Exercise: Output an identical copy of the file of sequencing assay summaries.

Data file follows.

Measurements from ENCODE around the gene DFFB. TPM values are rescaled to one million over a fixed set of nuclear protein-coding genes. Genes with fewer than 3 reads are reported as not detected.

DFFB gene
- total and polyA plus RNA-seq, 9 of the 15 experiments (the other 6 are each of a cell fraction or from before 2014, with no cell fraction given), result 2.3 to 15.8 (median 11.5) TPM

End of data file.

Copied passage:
Measurements from ENCODE around the gene DFFB. TPM values are rescaled to one million over a fixed set of nuclear protein-coding genes. Genes with fewer than 3 reads are reported as not detected.

DFFB gene
- total and polyA plus RNA-seq, 9 of the 15 experiments (the other 6 are each of a cell fraction or from before 2014, with no cell fraction given), result 2.3 to 15.8 (median 11.5) TPM